When I was in third grade, there was a separate language arts class. I was in it. I didn't know that it was more advanced because no one told me. There was a slanted roof. I hit my head on the ceiling every day. My classmates stopped after about a week. I didn't. No one ever thought to move me to a different seat, where I wouldn't hit my head. They just made fun of me. My teacher even hit me with a book.
Also in third grade, we memorized our times tables. I was the last person to memorize my times tables to the teachers satisfaction. She made fun of the way I jumped and flapped when I took my test (it was an oral exam,) just like my classmates did. They called me a r****d. Yes, r****d is a slur.
When I was in fourth grade, they sent me in for testing for two days. No one told me why until years later. I was sent back with no diagnosis, but with the doctor having wanted to discuss some “findings” that were not being sent to the school. I was sent back with what amounted to “gifted kids are weird.”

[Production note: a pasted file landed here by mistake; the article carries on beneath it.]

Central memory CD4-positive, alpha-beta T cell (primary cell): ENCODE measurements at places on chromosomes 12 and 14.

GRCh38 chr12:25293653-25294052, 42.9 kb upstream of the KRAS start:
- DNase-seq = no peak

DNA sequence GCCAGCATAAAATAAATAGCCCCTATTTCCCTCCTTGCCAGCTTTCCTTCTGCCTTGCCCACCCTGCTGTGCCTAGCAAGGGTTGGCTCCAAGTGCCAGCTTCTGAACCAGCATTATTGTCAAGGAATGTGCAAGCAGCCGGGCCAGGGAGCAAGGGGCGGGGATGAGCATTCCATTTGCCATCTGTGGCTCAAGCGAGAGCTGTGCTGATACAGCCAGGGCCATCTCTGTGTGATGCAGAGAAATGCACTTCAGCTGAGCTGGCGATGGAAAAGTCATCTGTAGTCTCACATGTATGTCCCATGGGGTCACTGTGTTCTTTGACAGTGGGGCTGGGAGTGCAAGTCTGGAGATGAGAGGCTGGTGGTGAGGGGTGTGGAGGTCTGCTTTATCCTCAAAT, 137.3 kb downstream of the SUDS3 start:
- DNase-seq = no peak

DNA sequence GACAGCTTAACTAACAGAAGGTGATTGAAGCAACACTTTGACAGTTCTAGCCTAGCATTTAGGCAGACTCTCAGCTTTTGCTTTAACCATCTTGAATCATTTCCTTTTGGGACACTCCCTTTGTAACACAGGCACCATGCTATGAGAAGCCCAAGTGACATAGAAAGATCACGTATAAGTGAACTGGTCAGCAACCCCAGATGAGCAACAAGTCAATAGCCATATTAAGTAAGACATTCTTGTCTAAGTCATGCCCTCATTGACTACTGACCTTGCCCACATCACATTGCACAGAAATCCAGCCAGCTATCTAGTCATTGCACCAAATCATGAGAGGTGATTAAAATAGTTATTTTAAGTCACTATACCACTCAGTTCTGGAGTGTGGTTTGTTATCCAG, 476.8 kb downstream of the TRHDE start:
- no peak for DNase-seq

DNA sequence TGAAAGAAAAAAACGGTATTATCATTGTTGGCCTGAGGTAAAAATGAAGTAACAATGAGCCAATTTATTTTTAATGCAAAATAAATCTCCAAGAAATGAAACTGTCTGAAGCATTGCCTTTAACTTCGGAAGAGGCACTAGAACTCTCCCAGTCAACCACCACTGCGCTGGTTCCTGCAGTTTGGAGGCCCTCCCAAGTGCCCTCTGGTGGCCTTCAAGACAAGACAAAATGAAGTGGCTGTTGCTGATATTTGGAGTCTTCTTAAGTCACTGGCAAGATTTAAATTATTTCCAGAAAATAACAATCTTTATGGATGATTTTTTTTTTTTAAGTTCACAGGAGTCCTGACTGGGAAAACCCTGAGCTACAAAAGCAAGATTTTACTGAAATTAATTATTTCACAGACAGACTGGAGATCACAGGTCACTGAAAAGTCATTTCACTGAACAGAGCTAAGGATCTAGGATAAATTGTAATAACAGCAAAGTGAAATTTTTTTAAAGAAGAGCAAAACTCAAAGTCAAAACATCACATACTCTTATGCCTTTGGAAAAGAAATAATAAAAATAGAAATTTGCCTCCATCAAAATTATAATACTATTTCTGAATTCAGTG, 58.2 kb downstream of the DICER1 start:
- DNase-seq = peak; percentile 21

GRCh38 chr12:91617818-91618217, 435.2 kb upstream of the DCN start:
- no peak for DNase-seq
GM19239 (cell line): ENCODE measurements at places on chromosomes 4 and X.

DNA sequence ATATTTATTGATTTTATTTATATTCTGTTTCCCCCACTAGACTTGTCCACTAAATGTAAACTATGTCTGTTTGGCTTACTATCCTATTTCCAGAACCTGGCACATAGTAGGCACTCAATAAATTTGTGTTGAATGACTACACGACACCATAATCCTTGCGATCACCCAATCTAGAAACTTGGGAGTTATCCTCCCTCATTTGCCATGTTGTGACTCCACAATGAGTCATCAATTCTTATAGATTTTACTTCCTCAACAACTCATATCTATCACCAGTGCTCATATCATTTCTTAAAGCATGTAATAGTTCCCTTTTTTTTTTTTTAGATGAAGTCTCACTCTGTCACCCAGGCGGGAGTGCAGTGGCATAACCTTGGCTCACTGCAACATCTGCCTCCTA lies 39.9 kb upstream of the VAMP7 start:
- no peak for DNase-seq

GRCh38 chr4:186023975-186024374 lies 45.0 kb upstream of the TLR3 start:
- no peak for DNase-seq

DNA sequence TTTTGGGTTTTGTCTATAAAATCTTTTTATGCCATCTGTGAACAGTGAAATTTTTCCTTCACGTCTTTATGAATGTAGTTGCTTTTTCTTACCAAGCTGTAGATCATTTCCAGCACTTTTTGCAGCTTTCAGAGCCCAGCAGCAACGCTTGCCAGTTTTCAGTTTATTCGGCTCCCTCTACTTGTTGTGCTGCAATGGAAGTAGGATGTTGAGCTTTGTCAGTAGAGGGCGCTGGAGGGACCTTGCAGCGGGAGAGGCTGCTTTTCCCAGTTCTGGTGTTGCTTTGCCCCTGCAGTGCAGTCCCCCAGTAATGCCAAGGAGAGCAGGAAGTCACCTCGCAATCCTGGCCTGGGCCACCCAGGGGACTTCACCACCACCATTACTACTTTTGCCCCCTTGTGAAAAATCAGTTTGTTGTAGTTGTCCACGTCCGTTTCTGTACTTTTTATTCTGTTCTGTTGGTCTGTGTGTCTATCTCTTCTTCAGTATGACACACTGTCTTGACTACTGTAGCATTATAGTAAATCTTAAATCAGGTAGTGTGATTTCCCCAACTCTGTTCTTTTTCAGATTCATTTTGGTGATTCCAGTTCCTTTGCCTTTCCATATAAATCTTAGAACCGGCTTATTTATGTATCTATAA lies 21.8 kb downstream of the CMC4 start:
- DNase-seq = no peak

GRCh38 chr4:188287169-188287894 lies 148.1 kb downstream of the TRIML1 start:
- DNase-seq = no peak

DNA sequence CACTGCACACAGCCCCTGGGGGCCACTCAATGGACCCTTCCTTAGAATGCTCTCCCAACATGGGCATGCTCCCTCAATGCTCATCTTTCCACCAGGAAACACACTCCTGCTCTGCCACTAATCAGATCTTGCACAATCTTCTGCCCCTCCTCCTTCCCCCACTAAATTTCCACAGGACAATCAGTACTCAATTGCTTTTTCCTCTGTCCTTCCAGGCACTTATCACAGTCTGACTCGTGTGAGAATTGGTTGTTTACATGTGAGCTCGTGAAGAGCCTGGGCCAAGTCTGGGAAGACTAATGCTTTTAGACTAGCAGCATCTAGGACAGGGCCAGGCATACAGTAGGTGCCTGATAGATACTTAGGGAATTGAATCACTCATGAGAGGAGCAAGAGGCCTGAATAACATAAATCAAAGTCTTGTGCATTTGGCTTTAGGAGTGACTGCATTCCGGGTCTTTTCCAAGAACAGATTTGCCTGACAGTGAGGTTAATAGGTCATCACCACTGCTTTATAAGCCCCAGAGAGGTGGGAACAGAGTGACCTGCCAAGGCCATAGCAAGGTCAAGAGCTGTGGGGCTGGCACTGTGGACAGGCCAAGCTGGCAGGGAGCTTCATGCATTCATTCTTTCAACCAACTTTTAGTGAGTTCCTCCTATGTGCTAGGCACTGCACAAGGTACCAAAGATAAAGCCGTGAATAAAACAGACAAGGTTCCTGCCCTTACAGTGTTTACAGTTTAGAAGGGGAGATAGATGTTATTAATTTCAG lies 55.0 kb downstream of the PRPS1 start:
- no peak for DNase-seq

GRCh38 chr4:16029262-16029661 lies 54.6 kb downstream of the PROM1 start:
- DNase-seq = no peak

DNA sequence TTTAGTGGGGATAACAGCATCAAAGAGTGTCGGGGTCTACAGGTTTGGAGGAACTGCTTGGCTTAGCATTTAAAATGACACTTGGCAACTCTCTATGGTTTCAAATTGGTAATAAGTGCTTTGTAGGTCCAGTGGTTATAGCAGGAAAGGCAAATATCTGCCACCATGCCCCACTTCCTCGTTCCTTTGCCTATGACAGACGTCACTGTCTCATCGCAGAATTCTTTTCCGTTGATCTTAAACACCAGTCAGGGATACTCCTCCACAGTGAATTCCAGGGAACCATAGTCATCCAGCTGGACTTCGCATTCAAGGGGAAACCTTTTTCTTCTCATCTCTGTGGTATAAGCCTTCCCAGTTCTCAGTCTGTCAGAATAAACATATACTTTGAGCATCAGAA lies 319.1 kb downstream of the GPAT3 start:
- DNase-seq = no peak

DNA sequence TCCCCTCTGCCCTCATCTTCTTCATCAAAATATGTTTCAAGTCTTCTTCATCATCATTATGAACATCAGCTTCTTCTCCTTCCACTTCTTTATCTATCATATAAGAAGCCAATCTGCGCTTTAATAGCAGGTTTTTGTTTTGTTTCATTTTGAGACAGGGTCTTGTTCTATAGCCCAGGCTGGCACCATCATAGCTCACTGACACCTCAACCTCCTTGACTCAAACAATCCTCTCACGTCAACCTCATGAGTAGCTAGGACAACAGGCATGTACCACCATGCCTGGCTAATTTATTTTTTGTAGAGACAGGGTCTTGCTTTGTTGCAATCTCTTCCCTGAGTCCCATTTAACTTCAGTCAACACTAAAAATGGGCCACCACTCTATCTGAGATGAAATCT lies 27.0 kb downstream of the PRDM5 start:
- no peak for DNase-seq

In sixth grade, “r****d” came back. I don't remember why. Being the only one who was still jumping at the bell more than a week after school started may have been relevant. It might have been the way I jumped and flapped when we played “Around the World.” Maybe it was my complete inability to get organized. My locker was always a mess, and I couldn't open it. I stuck a pencil in the lock so I could open my own locker, which got me in trouble. Since I was smart, my inability to work the lock properly was my fault. Clearly I just didn't care. I couldn't keep my locker organized. They said that was because I didn't care too. The idea that I couldn't keep something organized without help wouldn't occur to them, because I was smart and that meant I didn't need help. I should be able to figure it out.
That's what indistinguishability from peers means for us, and that's what being smart enough that no one figures out you're disabled (hence indistinguishable!) means. No one ever gives you the help you need because you're smart and you can figure it out. It's also the goal of most autism therapy. It's a bad goal.